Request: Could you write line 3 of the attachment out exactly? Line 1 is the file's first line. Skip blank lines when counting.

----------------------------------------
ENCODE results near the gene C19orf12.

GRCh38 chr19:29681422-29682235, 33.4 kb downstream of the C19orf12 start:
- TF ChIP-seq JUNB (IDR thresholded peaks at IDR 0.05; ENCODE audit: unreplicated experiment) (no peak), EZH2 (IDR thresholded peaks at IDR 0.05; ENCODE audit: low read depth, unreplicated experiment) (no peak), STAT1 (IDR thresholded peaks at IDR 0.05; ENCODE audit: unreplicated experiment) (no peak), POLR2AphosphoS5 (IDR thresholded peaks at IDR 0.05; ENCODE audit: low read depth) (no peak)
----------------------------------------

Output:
- TF ChIP-seq JUNB (IDR thresholded peaks at IDR 0.05; ENCODE audit: unreplicated experiment) (no peak), EZH2 (IDR thresholded peaks at IDR 0.05; ENCODE audit: low read depth, unreplicated experiment) (no peak), STAT1 (IDR thresholded peaks at IDR 0.05; ENCODE audit: unreplicated experiment) (no peak), POLR2AphosphoS5 (IDR thresholded peaks at IDR 0.05; ENCODE audit: low read depth) (no peak)